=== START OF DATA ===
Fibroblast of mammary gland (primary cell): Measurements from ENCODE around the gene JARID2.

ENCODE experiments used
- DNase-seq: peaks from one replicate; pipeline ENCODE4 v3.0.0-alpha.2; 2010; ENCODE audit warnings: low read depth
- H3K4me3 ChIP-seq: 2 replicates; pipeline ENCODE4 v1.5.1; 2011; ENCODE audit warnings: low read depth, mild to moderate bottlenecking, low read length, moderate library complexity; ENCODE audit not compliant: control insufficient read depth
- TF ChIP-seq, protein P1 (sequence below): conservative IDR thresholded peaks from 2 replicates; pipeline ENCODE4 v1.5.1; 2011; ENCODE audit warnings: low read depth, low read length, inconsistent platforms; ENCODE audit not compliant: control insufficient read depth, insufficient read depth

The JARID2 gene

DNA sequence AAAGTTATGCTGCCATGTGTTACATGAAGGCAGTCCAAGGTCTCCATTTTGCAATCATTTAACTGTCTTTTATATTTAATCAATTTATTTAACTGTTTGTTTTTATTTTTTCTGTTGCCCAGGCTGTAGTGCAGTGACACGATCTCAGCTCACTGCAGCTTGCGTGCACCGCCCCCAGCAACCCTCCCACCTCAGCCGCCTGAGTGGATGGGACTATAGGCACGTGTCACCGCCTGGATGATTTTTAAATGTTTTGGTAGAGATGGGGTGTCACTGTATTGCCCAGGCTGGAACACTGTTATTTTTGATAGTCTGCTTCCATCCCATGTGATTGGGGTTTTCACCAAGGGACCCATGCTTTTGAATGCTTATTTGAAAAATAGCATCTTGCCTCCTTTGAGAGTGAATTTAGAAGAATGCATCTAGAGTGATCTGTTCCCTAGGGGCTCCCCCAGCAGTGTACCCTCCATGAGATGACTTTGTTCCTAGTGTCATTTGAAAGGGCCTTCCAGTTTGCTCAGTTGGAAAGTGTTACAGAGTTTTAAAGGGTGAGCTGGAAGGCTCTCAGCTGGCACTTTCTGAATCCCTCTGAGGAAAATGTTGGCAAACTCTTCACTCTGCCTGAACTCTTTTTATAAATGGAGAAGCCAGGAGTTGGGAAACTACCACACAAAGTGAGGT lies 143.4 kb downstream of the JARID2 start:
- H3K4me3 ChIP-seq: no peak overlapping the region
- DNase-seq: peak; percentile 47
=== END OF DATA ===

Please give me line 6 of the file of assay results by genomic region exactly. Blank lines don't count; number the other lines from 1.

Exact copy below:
The JARID2 gene